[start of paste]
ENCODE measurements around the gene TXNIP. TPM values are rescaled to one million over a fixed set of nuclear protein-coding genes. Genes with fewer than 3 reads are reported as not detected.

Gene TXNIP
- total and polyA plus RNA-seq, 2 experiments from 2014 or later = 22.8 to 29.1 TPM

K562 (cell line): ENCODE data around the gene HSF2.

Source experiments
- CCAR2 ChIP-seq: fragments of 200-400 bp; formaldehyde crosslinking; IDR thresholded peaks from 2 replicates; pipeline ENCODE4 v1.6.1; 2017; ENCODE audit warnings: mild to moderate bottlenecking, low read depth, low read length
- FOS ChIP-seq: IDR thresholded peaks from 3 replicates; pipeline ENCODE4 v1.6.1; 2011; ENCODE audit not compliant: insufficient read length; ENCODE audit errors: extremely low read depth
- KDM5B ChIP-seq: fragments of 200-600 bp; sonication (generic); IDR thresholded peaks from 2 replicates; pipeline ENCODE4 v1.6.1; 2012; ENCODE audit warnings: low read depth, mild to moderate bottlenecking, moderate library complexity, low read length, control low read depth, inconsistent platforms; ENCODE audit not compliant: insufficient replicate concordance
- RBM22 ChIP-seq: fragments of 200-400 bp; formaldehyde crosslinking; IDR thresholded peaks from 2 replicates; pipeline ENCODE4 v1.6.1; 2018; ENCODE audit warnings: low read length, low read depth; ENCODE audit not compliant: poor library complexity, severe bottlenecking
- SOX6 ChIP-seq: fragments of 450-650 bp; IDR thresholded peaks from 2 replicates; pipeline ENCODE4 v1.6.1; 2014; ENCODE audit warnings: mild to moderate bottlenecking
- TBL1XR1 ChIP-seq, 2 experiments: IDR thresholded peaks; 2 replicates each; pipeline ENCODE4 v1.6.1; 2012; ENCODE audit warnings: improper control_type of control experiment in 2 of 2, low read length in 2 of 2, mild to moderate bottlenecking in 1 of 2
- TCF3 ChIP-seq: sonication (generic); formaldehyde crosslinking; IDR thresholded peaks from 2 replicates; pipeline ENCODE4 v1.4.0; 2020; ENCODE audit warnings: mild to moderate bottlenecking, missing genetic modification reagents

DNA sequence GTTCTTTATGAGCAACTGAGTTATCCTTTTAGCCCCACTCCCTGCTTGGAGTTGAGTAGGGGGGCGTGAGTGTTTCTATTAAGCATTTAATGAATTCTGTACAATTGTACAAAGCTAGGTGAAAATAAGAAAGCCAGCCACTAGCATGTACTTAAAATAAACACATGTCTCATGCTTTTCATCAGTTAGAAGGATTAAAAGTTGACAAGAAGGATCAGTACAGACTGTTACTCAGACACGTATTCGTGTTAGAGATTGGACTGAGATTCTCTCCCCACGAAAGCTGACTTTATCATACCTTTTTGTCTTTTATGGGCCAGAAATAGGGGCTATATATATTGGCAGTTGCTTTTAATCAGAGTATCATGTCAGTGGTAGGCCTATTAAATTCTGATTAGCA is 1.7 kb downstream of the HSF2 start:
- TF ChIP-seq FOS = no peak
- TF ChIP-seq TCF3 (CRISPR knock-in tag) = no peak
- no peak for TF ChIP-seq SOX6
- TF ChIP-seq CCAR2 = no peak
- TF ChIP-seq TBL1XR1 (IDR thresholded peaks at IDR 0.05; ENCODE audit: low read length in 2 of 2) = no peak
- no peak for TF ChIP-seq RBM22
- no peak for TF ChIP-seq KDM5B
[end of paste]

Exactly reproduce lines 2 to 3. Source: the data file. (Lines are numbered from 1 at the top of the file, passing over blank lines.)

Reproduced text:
Gene TXNIP
- total and polyA plus RNA-seq, 2 experiments from 2014 or later = 22.8 to 29.1 TPM